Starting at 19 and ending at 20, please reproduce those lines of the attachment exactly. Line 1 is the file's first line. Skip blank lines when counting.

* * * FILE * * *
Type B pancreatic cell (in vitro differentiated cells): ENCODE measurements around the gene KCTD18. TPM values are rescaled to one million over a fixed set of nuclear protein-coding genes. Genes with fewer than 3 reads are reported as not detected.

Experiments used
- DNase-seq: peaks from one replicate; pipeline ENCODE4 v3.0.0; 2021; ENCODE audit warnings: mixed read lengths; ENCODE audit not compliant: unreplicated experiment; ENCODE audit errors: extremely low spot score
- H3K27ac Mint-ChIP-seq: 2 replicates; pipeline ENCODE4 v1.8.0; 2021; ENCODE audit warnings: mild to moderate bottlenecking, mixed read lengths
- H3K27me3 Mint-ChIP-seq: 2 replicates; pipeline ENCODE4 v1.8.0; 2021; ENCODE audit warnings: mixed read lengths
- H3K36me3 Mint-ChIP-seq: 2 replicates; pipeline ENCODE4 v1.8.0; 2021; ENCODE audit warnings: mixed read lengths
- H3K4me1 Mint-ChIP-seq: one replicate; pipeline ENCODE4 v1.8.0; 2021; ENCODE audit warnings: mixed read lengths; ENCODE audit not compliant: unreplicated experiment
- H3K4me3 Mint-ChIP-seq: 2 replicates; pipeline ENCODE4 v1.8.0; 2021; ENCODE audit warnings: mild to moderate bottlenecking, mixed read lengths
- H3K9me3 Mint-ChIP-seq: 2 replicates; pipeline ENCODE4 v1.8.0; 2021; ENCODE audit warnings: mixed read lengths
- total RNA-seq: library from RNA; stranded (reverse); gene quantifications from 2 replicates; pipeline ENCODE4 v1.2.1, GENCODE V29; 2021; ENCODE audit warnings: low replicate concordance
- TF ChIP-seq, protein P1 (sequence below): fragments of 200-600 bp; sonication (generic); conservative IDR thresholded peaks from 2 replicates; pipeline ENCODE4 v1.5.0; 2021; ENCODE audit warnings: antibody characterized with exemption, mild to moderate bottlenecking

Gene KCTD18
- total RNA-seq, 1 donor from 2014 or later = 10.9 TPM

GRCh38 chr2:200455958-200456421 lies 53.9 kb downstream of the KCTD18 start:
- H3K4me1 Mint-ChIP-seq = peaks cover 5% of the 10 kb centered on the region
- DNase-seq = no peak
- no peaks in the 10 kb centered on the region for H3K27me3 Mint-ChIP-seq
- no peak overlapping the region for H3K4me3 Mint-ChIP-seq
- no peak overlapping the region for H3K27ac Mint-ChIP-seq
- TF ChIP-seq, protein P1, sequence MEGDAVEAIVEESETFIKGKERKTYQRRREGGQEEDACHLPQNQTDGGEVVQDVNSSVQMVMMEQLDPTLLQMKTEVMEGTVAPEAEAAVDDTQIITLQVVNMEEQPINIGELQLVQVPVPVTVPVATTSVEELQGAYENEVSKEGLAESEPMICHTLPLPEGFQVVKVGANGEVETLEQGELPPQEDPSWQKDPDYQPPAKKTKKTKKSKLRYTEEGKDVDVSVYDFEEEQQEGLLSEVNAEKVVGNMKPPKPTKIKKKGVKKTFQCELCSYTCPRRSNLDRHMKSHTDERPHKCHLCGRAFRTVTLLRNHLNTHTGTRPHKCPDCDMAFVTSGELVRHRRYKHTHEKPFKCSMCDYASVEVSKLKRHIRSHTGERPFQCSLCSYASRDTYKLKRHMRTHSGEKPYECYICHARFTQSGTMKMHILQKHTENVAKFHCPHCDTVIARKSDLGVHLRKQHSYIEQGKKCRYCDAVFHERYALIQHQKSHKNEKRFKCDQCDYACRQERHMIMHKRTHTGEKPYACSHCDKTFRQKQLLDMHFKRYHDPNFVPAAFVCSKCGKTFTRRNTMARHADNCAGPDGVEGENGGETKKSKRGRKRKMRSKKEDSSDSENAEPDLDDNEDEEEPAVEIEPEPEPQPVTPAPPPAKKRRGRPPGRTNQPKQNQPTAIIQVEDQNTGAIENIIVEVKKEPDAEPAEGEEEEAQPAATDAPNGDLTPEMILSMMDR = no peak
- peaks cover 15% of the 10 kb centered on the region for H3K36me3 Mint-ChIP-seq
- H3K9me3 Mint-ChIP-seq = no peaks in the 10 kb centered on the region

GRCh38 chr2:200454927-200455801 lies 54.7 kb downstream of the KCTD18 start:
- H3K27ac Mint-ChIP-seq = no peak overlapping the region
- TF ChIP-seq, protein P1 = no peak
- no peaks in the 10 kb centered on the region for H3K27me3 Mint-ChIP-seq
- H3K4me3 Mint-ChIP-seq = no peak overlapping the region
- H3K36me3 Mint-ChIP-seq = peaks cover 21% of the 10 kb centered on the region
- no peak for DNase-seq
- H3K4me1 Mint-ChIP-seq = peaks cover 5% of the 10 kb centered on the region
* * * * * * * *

- no peak overlapping the region for H3K27ac Mint-ChIP-seq
- TF ChIP-seq, protein P1, sequence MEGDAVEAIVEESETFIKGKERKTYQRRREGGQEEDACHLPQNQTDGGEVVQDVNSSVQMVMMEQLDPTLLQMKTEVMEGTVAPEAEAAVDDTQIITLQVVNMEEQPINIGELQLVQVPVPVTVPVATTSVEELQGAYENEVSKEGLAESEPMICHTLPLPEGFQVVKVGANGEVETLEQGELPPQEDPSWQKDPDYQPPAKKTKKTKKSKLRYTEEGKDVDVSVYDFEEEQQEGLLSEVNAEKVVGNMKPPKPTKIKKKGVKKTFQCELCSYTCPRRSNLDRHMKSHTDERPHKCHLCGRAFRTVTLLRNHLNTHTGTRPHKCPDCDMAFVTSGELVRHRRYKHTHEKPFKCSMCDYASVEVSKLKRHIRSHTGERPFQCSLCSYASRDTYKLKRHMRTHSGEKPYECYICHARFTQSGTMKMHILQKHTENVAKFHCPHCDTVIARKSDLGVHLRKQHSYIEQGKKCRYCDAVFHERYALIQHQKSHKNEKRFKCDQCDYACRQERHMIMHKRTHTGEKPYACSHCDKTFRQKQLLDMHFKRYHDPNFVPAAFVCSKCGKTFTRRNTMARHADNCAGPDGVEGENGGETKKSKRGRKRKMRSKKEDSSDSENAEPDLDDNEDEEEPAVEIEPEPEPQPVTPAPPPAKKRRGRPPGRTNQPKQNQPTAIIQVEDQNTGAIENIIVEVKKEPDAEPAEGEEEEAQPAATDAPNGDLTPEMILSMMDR = no peak